Personally, I think it's refreshing to see younger pastors. I'm more able to connect with them, and I'm sure it's because I'm younger, too. It seems that lately, more and more people are entering the seminary FIRST, and making that their first "career" (if you will). I hope the trend continues and grows! Not that it's bad to become a pastor mid-life after several jobs/careers, but there is something to be said about people who KNOW from the start that it's their calling.
-monica

St. Peter's UCC said...

Jeff - This conversation needs to be happening at all levels, from local churches to the WCC.

As a 24-year-old person-in-ministry, what I see happening is my "Millenial" generation deciding, mostly subconsciously, whether the institutional church is an effective setting for our world-changing/world-saving? ambitions. I hope the verdict is still out; there are some bright spots. Not enough, I fear.

You know all too well the overwhelming tendency for mainline congregations to define and work towards "growth" as "younger people doing what we've done for 50 years." My guess is that strategy will leave the mainline church a remnant of what it is now in 30 years.

There's too much to sum up in a comment... but thanks for bringing this to the surface - hopefully it will bubble up here and in other places, again and again, spreading awareness and leading to transformation. -howie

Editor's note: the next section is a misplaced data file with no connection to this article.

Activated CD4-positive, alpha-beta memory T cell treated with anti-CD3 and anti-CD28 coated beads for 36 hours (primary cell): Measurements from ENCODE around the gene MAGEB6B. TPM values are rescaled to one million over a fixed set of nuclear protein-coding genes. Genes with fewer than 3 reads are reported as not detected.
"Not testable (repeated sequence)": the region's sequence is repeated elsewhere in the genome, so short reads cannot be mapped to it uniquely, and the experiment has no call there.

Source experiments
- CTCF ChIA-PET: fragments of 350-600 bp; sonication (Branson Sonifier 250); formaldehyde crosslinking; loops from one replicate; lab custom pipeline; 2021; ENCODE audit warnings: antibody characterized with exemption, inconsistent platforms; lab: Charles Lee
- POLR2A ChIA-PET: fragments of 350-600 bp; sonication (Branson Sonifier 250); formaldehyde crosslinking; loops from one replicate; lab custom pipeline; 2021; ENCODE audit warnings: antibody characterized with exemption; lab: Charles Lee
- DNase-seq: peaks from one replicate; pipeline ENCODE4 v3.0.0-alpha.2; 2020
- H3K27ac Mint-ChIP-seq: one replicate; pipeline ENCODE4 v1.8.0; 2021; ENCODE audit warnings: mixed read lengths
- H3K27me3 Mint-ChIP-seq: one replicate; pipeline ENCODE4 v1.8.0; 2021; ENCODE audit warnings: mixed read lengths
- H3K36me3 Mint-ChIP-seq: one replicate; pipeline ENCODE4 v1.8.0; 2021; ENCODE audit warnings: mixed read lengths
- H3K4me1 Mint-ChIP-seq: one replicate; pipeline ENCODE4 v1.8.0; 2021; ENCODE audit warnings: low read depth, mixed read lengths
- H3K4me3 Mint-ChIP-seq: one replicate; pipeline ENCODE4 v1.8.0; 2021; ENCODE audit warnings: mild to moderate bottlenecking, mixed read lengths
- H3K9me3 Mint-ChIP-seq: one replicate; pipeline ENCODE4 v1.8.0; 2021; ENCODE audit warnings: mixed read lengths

mild-mannered blogger said...

I am a young pastor too. At a church that professes to want to attract more "young people."

I find myself caught, knowing that young people, clergy or lay, will not save the church. I am not going to magically turn the culture around and make make the young'ens start rolling into the pews.

But at the same time, sometimes I feel like the rumors are true: church is for old people, and I am in the wrong place. These are my worst days.

I think the real problem, what is really holding the church back, is the expectation that there be young people. The idea that "we need young people"--as if people like you and me and so many others weren't already here, as if God is helpless to move powerfully in God's church and world without 13-30 year olds--this is paralyzing the church.

The whole mainline church is grieving...older folks grieving what it used to be, younger folks grieving what it could be but isn't. "Lament," that's what your post is titled, and I completely get it. I feel you.

And, I also believe a time is coming when our laments will end...not because the average age of our congregations will drop by 30 years. But because we will be done grieving what isn't and be ready to live and love what is.

Young or old, we are God's people trying to catch up with God's amazing work in the world. I don't think we can see that right now, because of our expectations and our grief.

But God is younger than our youth and older than our elders, and God will make us new. Not make us young, but make us new.

When we come to terms with the fact that we are mostly old with a healthy peppering of young, when we realize that our age doesn't factor so highly in God's plans, we will be ready for what God is already doing.

And then those apostates might get curious about what's happening in our churches, because suddenly we won't be so mopey.

I think it's this future that we leaders of all ages must learn to live now.